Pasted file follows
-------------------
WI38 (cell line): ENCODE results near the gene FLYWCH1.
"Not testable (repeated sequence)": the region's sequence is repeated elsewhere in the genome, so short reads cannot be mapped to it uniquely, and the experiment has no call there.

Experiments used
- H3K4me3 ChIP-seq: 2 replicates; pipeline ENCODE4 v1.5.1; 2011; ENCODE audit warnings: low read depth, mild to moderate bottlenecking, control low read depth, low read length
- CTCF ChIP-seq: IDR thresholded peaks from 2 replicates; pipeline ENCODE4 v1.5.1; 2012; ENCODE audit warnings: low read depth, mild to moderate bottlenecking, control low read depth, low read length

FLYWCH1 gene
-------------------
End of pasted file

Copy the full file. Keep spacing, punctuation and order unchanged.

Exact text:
WI38 (cell line): ENCODE results near the gene FLYWCH1.
"Not testable (repeated sequence)": the region's sequence is repeated elsewhere in the genome, so short reads cannot be mapped to it uniquely, and the experiment has no call there.

Experiments used
- H3K4me3 ChIP-seq: 2 replicates; pipeline ENCODE4 v1.5.1; 2011; ENCODE audit warnings: low read depth, mild to moderate bottlenecking, control low read depth, low read length
- CTCF ChIP-seq: IDR thresholded peaks from 2 replicates; pipeline ENCODE4 v1.5.1; 2012; ENCODE audit warnings: low read depth, mild to moderate bottlenecking, control low read depth, low read length

FLYWCH1 gene